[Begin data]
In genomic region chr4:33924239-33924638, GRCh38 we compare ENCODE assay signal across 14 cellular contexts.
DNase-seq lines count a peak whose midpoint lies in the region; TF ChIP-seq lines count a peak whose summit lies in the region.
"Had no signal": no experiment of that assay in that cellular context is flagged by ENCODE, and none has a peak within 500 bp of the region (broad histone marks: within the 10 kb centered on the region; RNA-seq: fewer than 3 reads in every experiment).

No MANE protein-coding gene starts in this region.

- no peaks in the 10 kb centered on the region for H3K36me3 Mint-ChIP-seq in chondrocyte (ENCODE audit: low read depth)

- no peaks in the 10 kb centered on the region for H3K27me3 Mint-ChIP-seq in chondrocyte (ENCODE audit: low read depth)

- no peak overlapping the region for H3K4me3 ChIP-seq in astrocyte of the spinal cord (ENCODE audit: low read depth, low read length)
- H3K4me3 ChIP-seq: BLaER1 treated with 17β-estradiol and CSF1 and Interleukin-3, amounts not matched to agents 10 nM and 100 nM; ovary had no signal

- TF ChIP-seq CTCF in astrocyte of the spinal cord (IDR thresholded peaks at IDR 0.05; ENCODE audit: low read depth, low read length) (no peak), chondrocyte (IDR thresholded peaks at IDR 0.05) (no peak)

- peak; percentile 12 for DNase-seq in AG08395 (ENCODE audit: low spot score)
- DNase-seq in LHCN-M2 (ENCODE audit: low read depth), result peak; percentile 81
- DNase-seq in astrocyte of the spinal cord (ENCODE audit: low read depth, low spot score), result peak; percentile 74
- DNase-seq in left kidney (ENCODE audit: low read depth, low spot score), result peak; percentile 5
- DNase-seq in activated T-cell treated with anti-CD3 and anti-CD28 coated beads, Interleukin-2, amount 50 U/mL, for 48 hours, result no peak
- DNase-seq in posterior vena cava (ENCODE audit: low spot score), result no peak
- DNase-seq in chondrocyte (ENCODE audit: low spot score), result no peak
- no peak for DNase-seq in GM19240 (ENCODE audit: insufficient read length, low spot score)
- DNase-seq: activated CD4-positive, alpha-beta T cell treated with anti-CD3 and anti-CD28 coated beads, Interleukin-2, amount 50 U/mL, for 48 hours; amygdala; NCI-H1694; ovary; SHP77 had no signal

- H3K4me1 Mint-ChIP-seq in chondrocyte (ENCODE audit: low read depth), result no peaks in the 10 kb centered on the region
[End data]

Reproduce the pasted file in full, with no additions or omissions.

In genomic region chr4:33924239-33924638, GRCh38 we compare ENCODE assay signal across 14 cellular contexts.
DNase-seq lines count a peak whose midpoint lies in the region; TF ChIP-seq lines count a peak whose summit lies in the region.
"Had no signal": no experiment of that assay in that cellular context is flagged by ENCODE, and none has a peak within 500 bp of the region (broad histone marks: within the 10 kb centered on the region; RNA-seq: fewer than 3 reads in every experiment).

No MANE protein-coding gene starts in this region.

- no peaks in the 10 kb centered on the region for H3K36me3 Mint-ChIP-seq in chondrocyte (ENCODE audit: low read depth)

- no peaks in the 10 kb centered on the region for H3K27me3 Mint-ChIP-seq in chondrocyte (ENCODE audit: low read depth)

- no peak overlapping the region for H3K4me3 ChIP-seq in astrocyte of the spinal cord (ENCODE audit: low read depth, low read length)
- H3K4me3 ChIP-seq: BLaER1 treated with 17β-estradiol and CSF1 and Interleukin-3, amounts not matched to agents 10 nM and 100 nM; ovary had no signal

- TF ChIP-seq CTCF in astrocyte of the spinal cord (IDR thresholded peaks at IDR 0.05; ENCODE audit: low read depth, low read length) (no peak), chondrocyte (IDR thresholded peaks at IDR 0.05) (no peak)

- peak; percentile 12 for DNase-seq in AG08395 (ENCODE audit: low spot score)
- DNase-seq in LHCN-M2 (ENCODE audit: low read depth), result peak; percentile 81
- DNase-seq in astrocyte of the spinal cord (ENCODE audit: low read depth, low spot score), result peak; percentile 74
- DNase-seq in left kidney (ENCODE audit: low read depth, low spot score), result peak; percentile 5
- DNase-seq in activated T-cell treated with anti-CD3 and anti-CD28 coated beads, Interleukin-2, amount 50 U/mL, for 48 hours, result no peak
- DNase-seq in posterior vena cava (ENCODE audit: low spot score), result no peak
- DNase-seq in chondrocyte (ENCODE audit: low spot score), result no peak
- no peak for DNase-seq in GM19240 (ENCODE audit: insufficient read length, low spot score)
- DNase-seq: activated CD4-positive, alpha-beta T cell treated with anti-CD3 and anti-CD28 coated beads, Interleukin-2, amount 50 U/mL, for 48 hours; amygdala; NCI-H1694; ovary; SHP77 had no signal

- H3K4me1 Mint-ChIP-seq in chondrocyte (ENCODE audit: low read depth), result no peaks in the 10 kb centered on the region